Next, I put-up a new target at 150 yards, and used the Beowulf® .50cal with a newly-fitted Trijicon® TA648-50 6x48 ACOG Scope, and 10 extra 11-round mags for .50cal 335gr rounds (causing massive damage to whatever they hit inside of 200yds), hitting only the 7-rings and 8-rings, but nothing higher, using a simple EoTech Red Dot Sight, with no magnification and a .335-grain round. A .50 cal at that distance reaches terminal velocity quicker than a .357 Magnum fired point-blank range, which means it would have blown a hole the size of a basketball through the backside of a human target. I was also pleased.

Finally, it was time to use the Remy® 11-87 Semi-Automatic 12ga Shotgun with devastating Federal® 12ga .00 Buck (9 pellets) "FliteControl®" Shells, and EoTech® Red Dot Scope, at 50 yards. I stapled a new target, and hit everything from the 7-ring to 10-ring on the human-sized target. Again, I was pleased. Next trip, I'll bring along some of my Class III AR-10 Sniper Rifles and AR-15s, to see how they do. I would build a new shooting range here, and this is what it would look like.

Just as I was cleaning-up the empty casings, Corporal Clay Atler, the Chief's son-in-law (three tours in Iraq with MEF (Marine Expeditionary Force), drove-up the 1,000ft drive in his squad car, with another deputy. They'd heard all the shooting and wondered if I was under siege again. I simply told them that I was testing some new weapons on the 43-acre property, and that next week, I'd be bringing-up some unusual Class III weapons, which I invited them to partake of. They were ecstatic about that opportunity. I'd told then to wear light-colored clothes and a straw hat, as I was wearing, since the tree shade canopy had been severely disrupted and it was now very *hot* on the deck, during the day. As soon as I get those 20-30 "Princeton" American Elms placed and planted, things will change rapidly with 2-4 seasons of growth.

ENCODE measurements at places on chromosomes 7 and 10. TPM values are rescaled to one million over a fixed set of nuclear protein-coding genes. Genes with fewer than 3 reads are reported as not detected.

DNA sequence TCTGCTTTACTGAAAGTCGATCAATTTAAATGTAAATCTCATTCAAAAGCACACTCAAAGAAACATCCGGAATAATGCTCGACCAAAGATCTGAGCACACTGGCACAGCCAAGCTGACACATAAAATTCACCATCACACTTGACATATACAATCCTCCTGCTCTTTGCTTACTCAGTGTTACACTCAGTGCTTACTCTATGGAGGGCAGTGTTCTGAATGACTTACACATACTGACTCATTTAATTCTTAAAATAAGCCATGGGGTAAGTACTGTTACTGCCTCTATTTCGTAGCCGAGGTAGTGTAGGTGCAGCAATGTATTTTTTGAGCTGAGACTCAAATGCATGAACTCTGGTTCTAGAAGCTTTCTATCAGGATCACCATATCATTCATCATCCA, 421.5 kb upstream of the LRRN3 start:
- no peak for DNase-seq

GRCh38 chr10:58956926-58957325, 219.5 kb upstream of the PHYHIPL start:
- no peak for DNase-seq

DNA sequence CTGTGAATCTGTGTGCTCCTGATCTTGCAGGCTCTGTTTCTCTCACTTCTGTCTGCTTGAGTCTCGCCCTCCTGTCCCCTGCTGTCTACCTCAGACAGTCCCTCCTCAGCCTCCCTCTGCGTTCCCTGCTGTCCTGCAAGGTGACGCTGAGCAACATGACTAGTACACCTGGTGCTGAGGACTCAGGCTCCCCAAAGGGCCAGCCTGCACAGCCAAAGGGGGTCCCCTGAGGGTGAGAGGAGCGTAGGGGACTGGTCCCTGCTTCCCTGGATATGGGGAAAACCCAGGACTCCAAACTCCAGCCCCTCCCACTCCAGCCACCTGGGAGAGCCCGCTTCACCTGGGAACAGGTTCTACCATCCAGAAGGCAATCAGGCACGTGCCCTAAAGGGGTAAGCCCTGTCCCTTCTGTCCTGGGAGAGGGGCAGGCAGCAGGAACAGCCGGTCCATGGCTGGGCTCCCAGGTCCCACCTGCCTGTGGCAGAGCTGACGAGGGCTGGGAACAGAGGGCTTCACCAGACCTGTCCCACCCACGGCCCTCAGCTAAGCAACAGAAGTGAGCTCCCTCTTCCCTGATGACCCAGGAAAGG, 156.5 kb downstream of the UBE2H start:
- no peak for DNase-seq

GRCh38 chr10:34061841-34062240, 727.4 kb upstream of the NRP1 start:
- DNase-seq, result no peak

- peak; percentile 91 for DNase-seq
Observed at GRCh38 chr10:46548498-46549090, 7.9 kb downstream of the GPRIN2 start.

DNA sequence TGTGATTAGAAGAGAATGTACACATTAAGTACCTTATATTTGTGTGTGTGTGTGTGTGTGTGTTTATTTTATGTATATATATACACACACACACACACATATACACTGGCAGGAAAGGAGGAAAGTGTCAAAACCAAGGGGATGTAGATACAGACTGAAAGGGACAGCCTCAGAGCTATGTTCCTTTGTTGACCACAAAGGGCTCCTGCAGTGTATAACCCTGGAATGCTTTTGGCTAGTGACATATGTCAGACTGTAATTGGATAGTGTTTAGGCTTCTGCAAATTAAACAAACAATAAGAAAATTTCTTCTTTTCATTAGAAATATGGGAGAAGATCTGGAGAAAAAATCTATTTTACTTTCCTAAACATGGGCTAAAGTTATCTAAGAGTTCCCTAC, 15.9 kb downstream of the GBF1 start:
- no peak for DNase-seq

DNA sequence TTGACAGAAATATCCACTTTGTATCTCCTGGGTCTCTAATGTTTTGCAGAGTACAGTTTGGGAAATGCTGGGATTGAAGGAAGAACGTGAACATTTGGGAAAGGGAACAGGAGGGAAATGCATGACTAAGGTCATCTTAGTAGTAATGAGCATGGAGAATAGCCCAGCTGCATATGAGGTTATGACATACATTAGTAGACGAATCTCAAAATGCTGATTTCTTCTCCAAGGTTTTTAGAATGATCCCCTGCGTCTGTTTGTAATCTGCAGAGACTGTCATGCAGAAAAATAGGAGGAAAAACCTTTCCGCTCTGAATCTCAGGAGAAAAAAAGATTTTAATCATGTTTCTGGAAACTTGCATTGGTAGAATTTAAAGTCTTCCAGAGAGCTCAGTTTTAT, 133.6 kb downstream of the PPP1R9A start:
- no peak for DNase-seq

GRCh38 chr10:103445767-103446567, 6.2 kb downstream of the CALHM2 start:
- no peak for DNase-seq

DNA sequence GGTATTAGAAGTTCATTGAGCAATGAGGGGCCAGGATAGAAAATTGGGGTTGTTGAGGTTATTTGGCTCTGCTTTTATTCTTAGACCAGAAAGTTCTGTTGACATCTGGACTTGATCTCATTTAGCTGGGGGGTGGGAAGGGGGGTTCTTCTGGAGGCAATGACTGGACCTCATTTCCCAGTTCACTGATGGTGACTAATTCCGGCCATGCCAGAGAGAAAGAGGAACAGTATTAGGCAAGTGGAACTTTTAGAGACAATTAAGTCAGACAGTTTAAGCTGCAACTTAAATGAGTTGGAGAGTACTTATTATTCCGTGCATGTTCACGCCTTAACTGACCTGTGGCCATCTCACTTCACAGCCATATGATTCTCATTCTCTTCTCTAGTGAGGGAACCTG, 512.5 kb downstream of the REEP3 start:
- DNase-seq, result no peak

I packed-up everything, re-loaded Jenny's food & water bowls, armed The Cabin and headed back to York (PA), for work on Monday.